Tao much is too much?

Goa-based theatre group Hauns Sangeet Natya Mandal gave the audience at Lamakaan a lot to ponder over.

If you’ve ever found yourself having an existential crisis and wondering just where your place in the world — if not the universe — is, Saturday night at Lamakaan is where you just may have found the answers you’re looking for.

Staging a production of Raymond Smullyan’s Is God a Taoist? in the city, Goan theatre group Hauns Sangeet Natya Mandal left audiences deep in thought at the end of their hour-long performance. Originally written as a dialogue between man and God, Hauns’ version — directed by Dr Vidyanidhee ‘Prasad’ Vanarase — had the audience seated within the performance area, that was decorated as a cafe.

The roles of God and man was divided among nine artistes, with the ‘Gods’ dressed up as chefs and waiters taking on the mantle of mortals. Over the course of an hour, the conversation took on many facets of the meaning of human and divine existence such as sin, morality and life itself. But the whole dialogue revolved around one particular theme — why humans have free will.

Haun’s director and veteran actor Vijaykumar Naik explained that the group chose this play, not just because of the challenges it posed, but because the actors themselves related to it. “Since it’s a philosophical play and didn’t have anything actually happening in it, it’s harder to keep the audience interested for almost an hour. In this format, the audience sits very close to you so you have to focus and concentrate a lot more as an actor.”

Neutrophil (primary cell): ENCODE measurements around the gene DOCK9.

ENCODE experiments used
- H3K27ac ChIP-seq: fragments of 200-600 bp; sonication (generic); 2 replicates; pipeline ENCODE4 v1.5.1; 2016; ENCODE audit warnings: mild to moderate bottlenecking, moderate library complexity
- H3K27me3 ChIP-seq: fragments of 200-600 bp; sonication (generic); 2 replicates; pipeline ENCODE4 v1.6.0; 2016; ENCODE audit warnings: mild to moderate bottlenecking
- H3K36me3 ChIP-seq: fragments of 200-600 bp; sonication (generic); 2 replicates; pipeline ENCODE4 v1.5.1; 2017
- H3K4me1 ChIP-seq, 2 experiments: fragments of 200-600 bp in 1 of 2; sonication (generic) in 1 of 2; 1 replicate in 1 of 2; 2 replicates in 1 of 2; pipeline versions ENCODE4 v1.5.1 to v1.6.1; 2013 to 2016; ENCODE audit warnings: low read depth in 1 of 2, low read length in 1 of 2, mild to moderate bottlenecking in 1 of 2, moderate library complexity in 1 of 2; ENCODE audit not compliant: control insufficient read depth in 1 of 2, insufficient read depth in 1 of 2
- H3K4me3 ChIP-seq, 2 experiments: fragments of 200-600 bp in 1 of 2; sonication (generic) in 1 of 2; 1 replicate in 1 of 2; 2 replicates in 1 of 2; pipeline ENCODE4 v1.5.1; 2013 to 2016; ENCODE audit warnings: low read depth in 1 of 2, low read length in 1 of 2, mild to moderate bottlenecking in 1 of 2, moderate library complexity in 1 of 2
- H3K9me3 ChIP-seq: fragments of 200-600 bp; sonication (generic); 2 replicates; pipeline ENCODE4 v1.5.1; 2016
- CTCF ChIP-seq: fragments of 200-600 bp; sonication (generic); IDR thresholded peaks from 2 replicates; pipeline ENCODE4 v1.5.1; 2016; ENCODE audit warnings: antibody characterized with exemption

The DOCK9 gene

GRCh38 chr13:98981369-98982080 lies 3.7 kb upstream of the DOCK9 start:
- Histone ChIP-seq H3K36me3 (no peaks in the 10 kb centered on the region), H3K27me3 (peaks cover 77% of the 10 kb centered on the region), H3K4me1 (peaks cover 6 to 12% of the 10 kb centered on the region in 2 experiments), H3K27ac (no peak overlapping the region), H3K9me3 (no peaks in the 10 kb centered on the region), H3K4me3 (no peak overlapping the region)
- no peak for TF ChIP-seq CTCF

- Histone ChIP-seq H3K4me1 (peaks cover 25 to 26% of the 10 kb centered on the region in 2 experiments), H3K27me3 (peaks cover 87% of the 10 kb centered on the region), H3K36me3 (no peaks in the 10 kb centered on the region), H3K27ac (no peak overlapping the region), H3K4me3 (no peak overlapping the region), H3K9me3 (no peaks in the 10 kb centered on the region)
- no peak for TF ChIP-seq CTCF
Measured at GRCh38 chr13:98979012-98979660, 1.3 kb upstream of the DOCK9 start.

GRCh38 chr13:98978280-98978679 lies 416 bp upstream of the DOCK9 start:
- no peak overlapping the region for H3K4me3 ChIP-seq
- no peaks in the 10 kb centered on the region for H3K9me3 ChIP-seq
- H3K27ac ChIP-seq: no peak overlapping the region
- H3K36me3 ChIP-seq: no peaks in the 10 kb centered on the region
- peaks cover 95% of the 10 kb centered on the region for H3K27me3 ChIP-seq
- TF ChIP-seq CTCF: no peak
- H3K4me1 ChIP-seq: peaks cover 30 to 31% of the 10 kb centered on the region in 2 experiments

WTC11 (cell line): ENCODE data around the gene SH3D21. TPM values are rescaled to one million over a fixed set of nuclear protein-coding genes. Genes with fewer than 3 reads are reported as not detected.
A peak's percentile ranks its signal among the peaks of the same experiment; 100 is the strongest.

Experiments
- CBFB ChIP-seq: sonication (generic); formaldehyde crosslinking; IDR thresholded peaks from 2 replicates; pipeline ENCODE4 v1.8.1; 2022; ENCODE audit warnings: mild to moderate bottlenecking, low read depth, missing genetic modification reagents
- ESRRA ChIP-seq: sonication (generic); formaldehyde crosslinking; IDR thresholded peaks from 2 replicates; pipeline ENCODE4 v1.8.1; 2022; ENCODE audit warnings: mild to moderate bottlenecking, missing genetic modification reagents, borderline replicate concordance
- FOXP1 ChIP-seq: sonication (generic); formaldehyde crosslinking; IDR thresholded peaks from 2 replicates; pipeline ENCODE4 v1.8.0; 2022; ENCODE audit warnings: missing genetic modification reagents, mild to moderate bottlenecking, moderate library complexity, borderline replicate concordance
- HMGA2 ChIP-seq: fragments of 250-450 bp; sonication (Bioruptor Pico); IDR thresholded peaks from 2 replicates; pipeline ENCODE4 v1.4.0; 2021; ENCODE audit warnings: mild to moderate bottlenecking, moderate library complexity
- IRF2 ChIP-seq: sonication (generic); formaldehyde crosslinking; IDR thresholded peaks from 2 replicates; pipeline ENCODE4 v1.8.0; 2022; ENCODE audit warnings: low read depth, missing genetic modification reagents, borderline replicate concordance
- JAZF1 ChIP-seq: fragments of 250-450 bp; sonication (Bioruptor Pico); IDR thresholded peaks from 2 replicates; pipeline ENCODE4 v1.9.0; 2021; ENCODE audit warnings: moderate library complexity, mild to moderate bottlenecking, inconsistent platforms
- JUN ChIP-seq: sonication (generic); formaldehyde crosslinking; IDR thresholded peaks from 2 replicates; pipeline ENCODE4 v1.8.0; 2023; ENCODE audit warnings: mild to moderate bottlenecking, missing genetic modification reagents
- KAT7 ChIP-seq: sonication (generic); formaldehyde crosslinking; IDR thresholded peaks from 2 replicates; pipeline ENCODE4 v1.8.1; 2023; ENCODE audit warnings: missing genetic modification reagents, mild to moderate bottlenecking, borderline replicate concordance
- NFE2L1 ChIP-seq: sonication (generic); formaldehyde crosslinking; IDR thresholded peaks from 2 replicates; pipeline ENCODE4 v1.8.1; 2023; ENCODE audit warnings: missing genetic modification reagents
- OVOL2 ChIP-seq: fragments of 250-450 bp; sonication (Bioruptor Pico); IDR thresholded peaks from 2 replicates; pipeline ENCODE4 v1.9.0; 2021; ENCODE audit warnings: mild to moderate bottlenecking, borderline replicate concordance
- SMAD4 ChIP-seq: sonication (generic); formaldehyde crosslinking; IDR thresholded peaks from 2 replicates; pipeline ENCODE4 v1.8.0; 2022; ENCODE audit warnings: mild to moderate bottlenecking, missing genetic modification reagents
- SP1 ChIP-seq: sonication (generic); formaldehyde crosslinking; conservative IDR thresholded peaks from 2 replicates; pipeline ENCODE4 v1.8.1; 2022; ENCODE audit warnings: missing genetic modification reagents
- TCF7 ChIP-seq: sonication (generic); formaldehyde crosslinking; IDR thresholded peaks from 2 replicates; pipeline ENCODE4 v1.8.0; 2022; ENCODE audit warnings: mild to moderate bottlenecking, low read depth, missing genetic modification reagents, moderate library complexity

Fellow actor Mandar Jog added, “When sir read the script to us, we found ourselves relating to what we talk about in our day to day life and in our own religion. That gave us a push to go for it and research on it. It’s very close to us and it’s what we try to believe.”

The group itself has been doing commendable work in the theatre space since 1950, when it was formed by Vijaykumar’s father Vishwanath Naik. Taking on musicals, historical plays and mythological plays, Mandar says their focus over the past couple of decades has been to contemporise their performances through workshops, conventions, festival performances and more, under their Theatre Training Centre in Ponda, Goa.

He says, “For us, it has always been a practical process. Rather than just reading a book, we will practise it and make mistakes and learn from them.”

( Source : Deccan Chronicle. )
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